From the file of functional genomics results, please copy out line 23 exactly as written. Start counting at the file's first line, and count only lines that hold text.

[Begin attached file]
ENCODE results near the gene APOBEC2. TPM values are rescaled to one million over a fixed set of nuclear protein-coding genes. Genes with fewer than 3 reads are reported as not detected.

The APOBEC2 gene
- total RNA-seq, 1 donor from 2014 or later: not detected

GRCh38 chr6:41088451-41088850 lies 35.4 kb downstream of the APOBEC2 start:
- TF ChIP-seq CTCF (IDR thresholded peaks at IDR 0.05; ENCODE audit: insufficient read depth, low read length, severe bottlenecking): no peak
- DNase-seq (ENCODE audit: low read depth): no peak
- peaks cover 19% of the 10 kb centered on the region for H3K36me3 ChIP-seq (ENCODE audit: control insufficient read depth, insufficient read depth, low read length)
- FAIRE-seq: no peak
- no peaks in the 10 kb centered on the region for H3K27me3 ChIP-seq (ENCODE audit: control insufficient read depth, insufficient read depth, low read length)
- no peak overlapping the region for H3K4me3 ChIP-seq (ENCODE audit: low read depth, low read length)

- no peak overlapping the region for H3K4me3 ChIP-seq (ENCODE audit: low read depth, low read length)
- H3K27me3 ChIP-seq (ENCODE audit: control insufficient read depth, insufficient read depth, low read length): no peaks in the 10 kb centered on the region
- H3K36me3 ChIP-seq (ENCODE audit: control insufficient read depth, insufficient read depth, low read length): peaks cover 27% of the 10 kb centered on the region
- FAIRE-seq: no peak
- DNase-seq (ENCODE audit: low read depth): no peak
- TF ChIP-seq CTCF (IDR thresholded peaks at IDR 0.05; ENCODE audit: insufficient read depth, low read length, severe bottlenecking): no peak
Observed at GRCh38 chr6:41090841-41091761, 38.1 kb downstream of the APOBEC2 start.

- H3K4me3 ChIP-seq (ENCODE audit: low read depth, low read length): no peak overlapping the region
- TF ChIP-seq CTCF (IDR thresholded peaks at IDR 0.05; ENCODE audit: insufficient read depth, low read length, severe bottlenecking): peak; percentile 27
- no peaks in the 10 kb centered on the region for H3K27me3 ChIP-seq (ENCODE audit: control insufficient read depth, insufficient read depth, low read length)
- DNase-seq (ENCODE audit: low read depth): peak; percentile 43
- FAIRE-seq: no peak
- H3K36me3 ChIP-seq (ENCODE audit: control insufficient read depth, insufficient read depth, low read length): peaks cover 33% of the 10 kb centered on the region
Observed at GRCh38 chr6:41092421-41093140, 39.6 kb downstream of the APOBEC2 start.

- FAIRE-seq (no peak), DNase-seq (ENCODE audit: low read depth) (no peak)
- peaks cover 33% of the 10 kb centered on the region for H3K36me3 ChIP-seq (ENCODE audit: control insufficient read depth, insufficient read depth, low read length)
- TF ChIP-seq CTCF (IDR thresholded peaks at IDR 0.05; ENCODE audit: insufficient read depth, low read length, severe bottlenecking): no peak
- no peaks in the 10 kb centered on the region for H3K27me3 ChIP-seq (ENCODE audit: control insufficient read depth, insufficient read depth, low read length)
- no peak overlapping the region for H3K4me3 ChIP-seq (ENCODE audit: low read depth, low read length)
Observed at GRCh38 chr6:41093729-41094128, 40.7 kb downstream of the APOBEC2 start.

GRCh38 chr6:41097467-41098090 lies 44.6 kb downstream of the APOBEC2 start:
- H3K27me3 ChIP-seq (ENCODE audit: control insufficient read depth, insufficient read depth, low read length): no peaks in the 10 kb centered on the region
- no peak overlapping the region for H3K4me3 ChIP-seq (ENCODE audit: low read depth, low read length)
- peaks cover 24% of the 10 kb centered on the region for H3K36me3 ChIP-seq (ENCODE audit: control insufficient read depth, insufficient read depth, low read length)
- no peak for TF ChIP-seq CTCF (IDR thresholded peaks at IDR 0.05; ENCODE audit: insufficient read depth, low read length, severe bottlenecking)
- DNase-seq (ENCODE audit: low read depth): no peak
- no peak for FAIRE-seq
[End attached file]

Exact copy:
- H3K36me3 ChIP-seq (ENCODE audit: control insufficient read depth, insufficient read depth, low read length): peaks cover 33% of the 10 kb centered on the region